Monday, March 2, 2009

The Tire Contact Patch

Tires are a very interesting element as they have such a significant impact on the handling of your car. Humorously though, they are pretty misunderstood. How a tire keeps the car gripping the road is an extremely in depth and technical issue, so lets preface this discussion by saying we are going to only go in to the broader generalizations and some of the more easy to understand points. It gets very complex when you start trying to approximate contact patch deformation, sidewall spring constant, pressure distribution etc. There are a lot of great books out there, so definitely find them and read them, but the hope here is to get you thinking about a few simple items to begin with.

So far starters… wider is better right? There isn’t a straight answer to that. So lets discuss what happens with the tire first of all. Think of a balloon for starters. If you could put it on a piece of glass and look at the area that is “flat” where the balloon contacts the glass you’ll notice one thing quickly and simply – the more pressure you apply the bigger that area gets. This is a pretty simple concept. When you have a weight applied to an inflated item it has to respond with a force equivalent to the weight to be able to support it. This applies to your tires on your cars as well. As I mentioned before, though, this gets pretty complicated when you really consider how much support the sidewall gives etc, but for now lets ignore that. Most tires for people on high performance cars will run in the 35-45 psi range. So lets choose 40 psi as your inflation pressure. Let’s also use my BMW 318i as an example. It weighs about 2800lbs and is very close to 50/50 weight distribution. So we’ll assume the car is properly corner weighted (corner-weighting is when you adjust spring height and rate etc to distribute the car’s weight evenly across the diagonals and each side/edge of the car) so that the weight is evenly split between each of the 4 tires. This means that each tire is getting 700 lbs of weight on it. At 40 lbs per square inch (psi) that means we need 17.5 square inches of area to support that for my car. Sounds big right? Not really. My car during the summer runs a tire I can only get in a 195 width. So that means it is roughly 7.7 inches across at the point where it touches the pavement. If I’m 7.7 inches across, to get to 17.5 inches means I only have a rectangle that measures 2.3x7.7 inches. Not a lot of area to keep that car on the road is it! So now lets go to a wider tire and see what happens. If I keep the tire pressure the same but go to a 235 width tire my contact patch now measures 9.25x1.9 inches. It is still 17.5 square inches at the road, it’s just wider now. Yep, that’s right, you just went WAY up in tire size and you still have 17.5 square inches in contact with the road! What you have done is changed the shape of your contact patch. Now, this is somewhat misleading because with many of the larger tire sizes you can run a little less tire pressure which will increase your contact patch for real. However, as you reduce pressure you lose some of the structure effects in the tire and you may actually end up with strangely shaped or poorer contact during cornering as you roll on to your sidewalls or have other issues. This is where you need to work on properly balancing the pressure for your tire.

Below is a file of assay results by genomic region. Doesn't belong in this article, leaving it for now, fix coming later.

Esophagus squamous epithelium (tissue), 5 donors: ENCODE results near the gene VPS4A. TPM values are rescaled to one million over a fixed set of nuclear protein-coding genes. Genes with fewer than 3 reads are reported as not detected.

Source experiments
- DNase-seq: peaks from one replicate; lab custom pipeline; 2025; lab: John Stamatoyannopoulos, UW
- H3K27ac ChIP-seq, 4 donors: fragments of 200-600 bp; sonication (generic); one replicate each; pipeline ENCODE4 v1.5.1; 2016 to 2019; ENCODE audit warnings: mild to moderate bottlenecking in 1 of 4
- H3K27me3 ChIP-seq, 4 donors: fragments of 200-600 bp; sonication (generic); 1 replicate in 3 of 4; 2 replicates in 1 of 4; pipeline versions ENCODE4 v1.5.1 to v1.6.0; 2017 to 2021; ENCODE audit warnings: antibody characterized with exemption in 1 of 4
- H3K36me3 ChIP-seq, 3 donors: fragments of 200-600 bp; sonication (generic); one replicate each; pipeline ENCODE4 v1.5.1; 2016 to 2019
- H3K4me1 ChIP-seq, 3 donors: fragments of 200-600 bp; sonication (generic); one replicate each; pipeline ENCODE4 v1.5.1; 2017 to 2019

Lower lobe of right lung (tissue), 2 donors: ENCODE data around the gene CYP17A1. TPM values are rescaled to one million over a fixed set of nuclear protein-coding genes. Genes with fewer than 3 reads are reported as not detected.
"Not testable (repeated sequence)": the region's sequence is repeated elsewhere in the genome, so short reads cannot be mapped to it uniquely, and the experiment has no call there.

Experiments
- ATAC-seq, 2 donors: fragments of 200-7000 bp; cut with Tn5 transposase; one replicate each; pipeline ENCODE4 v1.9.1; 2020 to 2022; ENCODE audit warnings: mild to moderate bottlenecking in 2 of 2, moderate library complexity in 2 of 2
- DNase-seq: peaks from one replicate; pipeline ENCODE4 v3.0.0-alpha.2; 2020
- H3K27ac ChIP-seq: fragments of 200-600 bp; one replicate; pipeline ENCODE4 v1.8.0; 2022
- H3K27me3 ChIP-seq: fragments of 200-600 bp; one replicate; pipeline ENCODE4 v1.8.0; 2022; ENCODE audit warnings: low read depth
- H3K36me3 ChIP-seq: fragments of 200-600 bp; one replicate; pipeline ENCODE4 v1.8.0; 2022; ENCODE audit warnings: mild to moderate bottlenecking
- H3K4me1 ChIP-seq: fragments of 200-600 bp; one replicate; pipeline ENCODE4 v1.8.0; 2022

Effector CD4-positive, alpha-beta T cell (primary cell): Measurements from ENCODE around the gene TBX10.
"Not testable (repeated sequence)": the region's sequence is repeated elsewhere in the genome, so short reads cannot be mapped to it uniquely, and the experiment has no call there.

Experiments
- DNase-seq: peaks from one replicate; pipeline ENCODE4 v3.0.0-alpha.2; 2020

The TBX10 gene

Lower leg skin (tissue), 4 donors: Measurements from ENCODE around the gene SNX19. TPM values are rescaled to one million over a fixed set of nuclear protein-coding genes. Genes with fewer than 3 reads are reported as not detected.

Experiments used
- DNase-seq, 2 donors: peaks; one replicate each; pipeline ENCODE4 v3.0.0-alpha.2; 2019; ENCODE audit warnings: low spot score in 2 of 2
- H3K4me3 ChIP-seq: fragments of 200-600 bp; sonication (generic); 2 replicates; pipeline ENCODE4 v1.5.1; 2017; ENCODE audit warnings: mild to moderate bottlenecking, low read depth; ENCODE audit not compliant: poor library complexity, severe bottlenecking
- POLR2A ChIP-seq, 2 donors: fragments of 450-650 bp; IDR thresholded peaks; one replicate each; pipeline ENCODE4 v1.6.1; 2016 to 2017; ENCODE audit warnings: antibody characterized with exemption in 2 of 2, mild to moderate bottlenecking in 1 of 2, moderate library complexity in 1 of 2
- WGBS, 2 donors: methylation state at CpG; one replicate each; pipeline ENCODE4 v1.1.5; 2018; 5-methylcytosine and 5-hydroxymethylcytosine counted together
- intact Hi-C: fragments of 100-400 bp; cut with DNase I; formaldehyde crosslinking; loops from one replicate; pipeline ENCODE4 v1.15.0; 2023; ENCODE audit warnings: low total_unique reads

It is also very important to keep in mind tire compound. Often you can achieve much more grip with a smaller contact patch area due to the adhesion factors of certain tire compounds. Tires generate their “grip” in a few ways. One way is simple generic friction between the surfaces and the way they bond to one another. This is greatly affected by compound. A second way is mechanical grip that is generated by interference between the objects, for example, if the rubber complies to the shape of a gravely pavement, you will have some significant vertical walls the rubber is being pushed against and torn away from the tire by. This generates grip as well. The third major grip component is adhesion. Some tire compounds actually are truly “sticky” and will adhere to the surface they roll over. This allows coefficients of friction greater than 1 to be achieved! What this means is that for every 1 lb of force applied down on the tire, it can generate more than 1 lb of force perpendicular to that. This is HUGELY dependent on compound and is a significant factor in the advantage that race slicks will have over street tires (although that changes more and more every year with some of the crazier street tires).

You also need to consider what happens to the contact patch during maneuvers. A tire actually provides the MOST grip at a point when it is “sliding” a little relative to the angle of travel. This is referred to as slip angle and varied greatly depending on tire design. It is often in the range of 3 to 10 degrees though. This matters because as you make your tire contact patch wider you change the amount of difference between the arc radius the inner portion of the tire travels versus the outer portion. This can lead to those portions of the tires actually traveling at different slip angles from one another and it can lead to conditions such that one portion of the tire may be at optimal slip, while another is not. This is one relatively extreme case where wider would indeed NOT be better. Also, as tires get wider things like turn in response and their behaviors under braking or acceleration and the changes in the tread deformation introduces a lot of other variables and possibilities. Again, the topic is very complex so it is hard to argue it fully in a short essay. I’ll try to revisit the topic in the future and get into some of the more specific details for the above, but hopefully this got you thinking and drop at least a few new ideas out there for you.

Happy motoring!